WORLD> Asia-Pacific
Ssangyong Motor files for bankruptcy 
Updated: 2009-01-09 21:13

SEOUL - Troubled South Korean automaker Ssangyong Motor Co. has applied for protection from creditors to buy time to restructure itself into a profitable manufacturer after red ink mounted and cash flow collapsed amid falling sales.

Ssangyong Motor workers leave their plant after a day's work in Pyeongtaek, south of Seoul, January 9, 2009. [Agencies] 

Ssangyong said in a statement Friday that it made the "unavoidable choice" to file for court receivership to "deal with an urgent liquidity crisis and transform itself into a company with sustainable growth."

Separately, Ssangyong President Choi Hyung-tak resigned, said company spokesman Choi Nam-hyun. Trading in Ssangyong shares was suspended, according to the stock market.

South Korea's fifth-largest carmaker, which was unable to meet its December payroll, said the decision came at a meeting of its board of directors in China on Thursday where its parent company Shanghai Automotive Industry Corp. is based. SAIC is the Chinese partner of General Motors Corp. and Volkswagen AG.

Though far smaller than domestic rivals Hyundai Motor Co. and Kia Motors Corp., Ssangyong's fate has been closely watched amid turmoil in the world auto industry, which has been rocked by plunging demand for vehicles as a result of the global financial crisis.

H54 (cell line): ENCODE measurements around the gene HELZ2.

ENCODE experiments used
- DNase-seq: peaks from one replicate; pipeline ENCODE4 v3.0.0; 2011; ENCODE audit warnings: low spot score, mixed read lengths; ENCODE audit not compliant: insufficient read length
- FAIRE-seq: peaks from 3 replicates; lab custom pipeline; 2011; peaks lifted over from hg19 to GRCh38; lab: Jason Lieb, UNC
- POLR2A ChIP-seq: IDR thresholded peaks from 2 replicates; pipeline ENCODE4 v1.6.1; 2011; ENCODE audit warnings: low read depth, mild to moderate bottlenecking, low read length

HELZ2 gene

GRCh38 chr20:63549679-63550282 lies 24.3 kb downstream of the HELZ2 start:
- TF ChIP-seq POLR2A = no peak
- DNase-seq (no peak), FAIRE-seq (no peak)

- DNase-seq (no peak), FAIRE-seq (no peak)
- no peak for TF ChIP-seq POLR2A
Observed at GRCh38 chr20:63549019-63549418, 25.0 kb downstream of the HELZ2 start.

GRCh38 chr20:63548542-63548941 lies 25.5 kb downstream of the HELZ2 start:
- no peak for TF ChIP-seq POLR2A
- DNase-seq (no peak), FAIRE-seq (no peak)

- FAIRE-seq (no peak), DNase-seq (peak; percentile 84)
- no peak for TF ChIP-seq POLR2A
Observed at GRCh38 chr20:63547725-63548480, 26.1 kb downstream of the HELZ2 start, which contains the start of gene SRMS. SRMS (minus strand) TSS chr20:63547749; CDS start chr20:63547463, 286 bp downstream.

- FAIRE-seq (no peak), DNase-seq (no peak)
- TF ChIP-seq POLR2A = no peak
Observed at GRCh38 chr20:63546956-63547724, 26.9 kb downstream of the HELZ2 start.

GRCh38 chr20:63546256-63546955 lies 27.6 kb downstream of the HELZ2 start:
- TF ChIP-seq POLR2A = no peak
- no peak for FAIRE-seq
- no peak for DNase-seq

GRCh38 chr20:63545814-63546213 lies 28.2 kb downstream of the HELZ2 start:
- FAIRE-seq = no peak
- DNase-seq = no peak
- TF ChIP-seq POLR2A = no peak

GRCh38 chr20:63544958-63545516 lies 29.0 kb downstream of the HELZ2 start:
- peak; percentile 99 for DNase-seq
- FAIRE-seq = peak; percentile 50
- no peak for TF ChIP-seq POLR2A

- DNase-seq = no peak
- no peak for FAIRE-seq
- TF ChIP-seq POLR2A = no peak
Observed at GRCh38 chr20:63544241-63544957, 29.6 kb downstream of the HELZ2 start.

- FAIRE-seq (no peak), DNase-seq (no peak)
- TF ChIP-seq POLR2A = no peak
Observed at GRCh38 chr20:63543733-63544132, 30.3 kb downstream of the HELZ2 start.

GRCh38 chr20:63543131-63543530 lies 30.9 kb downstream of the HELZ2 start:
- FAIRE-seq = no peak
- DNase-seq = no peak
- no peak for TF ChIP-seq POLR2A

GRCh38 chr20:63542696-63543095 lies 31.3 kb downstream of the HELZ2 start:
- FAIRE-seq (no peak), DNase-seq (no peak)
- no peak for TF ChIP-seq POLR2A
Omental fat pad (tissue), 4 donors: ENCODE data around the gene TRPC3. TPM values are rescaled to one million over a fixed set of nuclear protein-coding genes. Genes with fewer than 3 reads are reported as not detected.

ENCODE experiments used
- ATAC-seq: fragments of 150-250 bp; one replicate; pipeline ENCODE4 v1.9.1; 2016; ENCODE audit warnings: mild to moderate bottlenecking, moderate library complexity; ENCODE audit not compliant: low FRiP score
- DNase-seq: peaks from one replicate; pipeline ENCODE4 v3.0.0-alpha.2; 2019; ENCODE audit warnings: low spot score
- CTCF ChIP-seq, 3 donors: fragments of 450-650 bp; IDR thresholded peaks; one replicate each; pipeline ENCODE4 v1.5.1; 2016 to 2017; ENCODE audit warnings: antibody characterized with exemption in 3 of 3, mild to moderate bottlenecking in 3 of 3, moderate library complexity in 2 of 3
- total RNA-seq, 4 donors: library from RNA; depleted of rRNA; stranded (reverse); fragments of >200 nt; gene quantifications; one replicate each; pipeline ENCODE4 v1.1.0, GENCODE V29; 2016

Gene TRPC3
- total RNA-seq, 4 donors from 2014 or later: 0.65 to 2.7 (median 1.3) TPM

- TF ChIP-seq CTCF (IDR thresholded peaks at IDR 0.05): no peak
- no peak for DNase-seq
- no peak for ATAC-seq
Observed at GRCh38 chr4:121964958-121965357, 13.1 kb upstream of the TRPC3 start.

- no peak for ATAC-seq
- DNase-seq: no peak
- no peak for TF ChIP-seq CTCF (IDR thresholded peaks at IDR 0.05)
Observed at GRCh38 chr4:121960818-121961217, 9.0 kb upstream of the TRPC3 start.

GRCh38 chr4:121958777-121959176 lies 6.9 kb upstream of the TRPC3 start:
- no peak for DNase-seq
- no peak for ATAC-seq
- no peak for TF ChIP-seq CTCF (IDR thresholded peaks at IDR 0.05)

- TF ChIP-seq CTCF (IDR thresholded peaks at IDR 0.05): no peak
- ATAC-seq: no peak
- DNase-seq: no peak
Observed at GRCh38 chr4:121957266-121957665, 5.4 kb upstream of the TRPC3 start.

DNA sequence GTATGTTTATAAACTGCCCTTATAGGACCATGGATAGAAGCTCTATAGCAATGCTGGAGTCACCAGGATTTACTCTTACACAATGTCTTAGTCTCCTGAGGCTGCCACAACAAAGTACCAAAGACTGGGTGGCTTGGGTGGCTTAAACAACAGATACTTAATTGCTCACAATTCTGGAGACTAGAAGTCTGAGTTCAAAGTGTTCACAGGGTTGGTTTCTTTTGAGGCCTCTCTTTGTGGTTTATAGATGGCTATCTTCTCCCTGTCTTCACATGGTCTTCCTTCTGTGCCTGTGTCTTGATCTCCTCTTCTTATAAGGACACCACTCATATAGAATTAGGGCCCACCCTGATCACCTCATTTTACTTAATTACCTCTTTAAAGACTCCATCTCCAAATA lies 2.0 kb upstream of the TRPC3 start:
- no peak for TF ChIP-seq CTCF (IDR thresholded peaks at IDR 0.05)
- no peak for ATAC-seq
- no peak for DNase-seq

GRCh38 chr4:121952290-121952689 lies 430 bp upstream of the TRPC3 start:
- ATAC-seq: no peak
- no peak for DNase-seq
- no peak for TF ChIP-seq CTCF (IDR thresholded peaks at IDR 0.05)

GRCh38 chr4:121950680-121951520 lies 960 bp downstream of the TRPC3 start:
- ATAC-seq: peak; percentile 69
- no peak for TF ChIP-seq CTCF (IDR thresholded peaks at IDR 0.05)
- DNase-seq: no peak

Hong Joon-ho, a judge at the Seoul Central District Court, said it has one month to either approve or reject Ssangyong's application. Before making such a decision, he said the court bars creditors from selling off the assets of an applicant firm.

The court rejects such an application if it determines there is no chance of revival or the applicant firm can survive on its own, Hong said.

If approved, the company's current management loses control, and the court will then name a caretaker to run the company, Hong said. It is also possible for the court to appoint the current management as a caretaker, though it cannot exercise previous managerial rights, he said.

Kia, South Korea's second-largest automaker, went through court receivership and emerged in 1998 as an affiliate of Hyundai Motor Co., the country's largest automaker.

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